Tobacco Road (song)

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"Tobacco Road"
side-A label
Side A of the US single
Single by The Nashville Teens
from the album Tobacco Road
B-side"I Like It Like That"
ReleasedJune 26, 1964 (1964-06-26) (UK)
August 1964 (1964-08) (US)
RecordedMay 1964
LabelDecca (UK)
London (US)
Songwriter(s)John D. Loudermilk
Producer(s)Mickie Most
The Nashville Teens singles chronology
"Tobacco Road"
"Google Eye"
"Tobacco Road"
Tobacco Road (song).png
Cover of the 1972 German single

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Single by Eric Burdon & War
from the album Eric Burdon Declares "War"
B-side"Tobacco Road: I Have A Dream"
Songwriter(s)John D. Loudermilk
Producer(s)Jerry Goldstein
Eric Burdon & War singles chronology
"Spill the Wine"
"Tobacco Road"
"Paint It Black"

"Tobacco Road" is a blues song written and first recorded by John D. Loudermilk in December 1959 and released in 1960. This song became a hit for The Nashville Teens in 1964 and has since become a standard across several musical genres.

Loudermilk original version[edit]

Originally framed as a folk song, "Tobacco Road" was a semi-autobiographical tale of growing up in Durham, North Carolina. Released on Columbia Records, it was not a hit for Loudermilk, achieving only minor chart success in Australia. Other artists, however, immediately began recording and performing the song.

Nashville Teens version[edit]

The English group The Nashville Teens' garage rock[1][2]/blues rock[3] rendering was a bold effort featuring prominent piano, electric guitar, and bass drum parts and a dual lead vocal. Mickie Most produced it with the same tough-edged-pop feel that he brought to The Animals' hits. "Tobacco Road" was a trans-Atlantic pop hit in 1964, reaching number 6 on the UK singles chart and number 14 on the U.S. singles chart. While the Teens would have some further success in the UK, in the U.S. "Tobacco Road" became another one-hit wonder of the British Invasion.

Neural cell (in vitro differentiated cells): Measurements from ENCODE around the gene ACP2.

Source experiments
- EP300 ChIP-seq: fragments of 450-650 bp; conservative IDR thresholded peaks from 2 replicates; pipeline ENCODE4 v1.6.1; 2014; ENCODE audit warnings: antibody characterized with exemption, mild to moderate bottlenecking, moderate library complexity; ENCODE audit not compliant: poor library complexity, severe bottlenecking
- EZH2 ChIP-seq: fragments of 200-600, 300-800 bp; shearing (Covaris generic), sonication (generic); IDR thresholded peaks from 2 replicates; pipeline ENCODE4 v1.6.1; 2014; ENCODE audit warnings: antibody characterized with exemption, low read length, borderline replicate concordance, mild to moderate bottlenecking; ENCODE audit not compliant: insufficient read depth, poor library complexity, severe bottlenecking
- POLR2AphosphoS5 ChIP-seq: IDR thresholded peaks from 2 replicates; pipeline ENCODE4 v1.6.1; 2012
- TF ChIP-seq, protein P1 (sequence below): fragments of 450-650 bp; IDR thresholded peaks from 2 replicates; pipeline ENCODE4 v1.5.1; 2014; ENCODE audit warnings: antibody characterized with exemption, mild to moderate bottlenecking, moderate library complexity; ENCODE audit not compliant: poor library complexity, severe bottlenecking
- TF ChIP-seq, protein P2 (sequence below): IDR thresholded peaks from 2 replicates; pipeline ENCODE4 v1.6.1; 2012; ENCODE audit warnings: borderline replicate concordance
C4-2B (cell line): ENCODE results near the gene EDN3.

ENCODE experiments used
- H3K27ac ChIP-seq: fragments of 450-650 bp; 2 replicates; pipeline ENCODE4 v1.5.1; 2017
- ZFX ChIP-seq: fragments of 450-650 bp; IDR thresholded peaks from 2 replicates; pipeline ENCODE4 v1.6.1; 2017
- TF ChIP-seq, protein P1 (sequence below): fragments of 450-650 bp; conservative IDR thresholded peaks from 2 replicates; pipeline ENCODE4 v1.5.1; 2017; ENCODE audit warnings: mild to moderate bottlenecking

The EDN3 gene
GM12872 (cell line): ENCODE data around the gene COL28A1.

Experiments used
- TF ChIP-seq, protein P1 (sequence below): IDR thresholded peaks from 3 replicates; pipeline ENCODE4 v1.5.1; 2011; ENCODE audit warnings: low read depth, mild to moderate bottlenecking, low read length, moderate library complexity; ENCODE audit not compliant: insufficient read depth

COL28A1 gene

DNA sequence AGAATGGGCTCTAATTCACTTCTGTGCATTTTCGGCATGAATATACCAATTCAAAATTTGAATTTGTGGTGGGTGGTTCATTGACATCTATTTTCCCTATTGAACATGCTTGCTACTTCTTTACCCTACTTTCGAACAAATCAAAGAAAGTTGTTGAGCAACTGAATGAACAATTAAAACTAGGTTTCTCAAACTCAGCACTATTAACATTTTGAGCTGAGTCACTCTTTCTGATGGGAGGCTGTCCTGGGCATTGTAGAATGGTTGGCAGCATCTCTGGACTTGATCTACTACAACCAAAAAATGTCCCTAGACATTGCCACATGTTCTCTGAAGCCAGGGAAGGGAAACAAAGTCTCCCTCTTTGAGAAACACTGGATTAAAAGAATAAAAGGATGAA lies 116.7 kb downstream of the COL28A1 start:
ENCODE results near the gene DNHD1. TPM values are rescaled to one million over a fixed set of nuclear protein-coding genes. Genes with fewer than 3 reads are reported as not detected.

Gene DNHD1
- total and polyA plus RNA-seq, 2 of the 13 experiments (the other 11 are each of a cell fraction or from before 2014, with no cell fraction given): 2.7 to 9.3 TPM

The Jefferson Airplane recorded a version of Tobacco Road on their first album, Jefferson Airplane Takes Off, in 1966. It was one of only two songs on their first album not written by a member of the band. Takes Off was the only album they recorded with their original lead singer Signe Anderson. Signe, who was a fabulous vocalist for JA, left the band to be a full time parent of her newly born child, which is when JA recruited Grace Slick from the band Great Society. Their sound on Takes Off and on Tobacco Road with Signe was melodic folk rock. However with the addition of Grace Slick the Chrome Nun, who brought White Rabbit with her, they became much more rock and less folk on the next album and kept heading in that direction.[citation needed]

British psychedelic band Spooky Tooth recorded a version in 1968 for their debut album, It's All About.

Other notable versions and uses[edit]

In the 1970s, songwriters Nicky Chinn and Mike Chapman claimed to have been inspired by "Tobacco Road" while writing The Sweet's "Block Buster!", after accusations of stealing the guitar riff from David Bowie's "Jean Genie".

The song became a hit[citation needed] for Edgar Winter on his debut album Entrance and he plays a 17-minute live version of the song on the double LP Roadwork from 1972.

Roy Clark included the song on his 1986 album Rockin' in the Country. His version peaked at number 56 on the Billboard Hot Country Singles chart.[4]


  1. ^ Stiernberg, Bonnie. "The 50 Best Garage Rock Songs of All Time". Paste. Retrieved 15 May 2016.
  2. ^ Dave Marsh; James Bernard (1 November 1994). New Book of Rock Lists. Simon and Schuster. p. 14. ISBN 978-0-671-78700-4.
  3. ^ "Tobacco Road" at AllMusic
  4. ^ Whitburn, Joel (2013). Hot Country Songs 1944–2012. Record Research, Inc. p. 77. ISBN 978-0-89820-203-8.

External links[edit]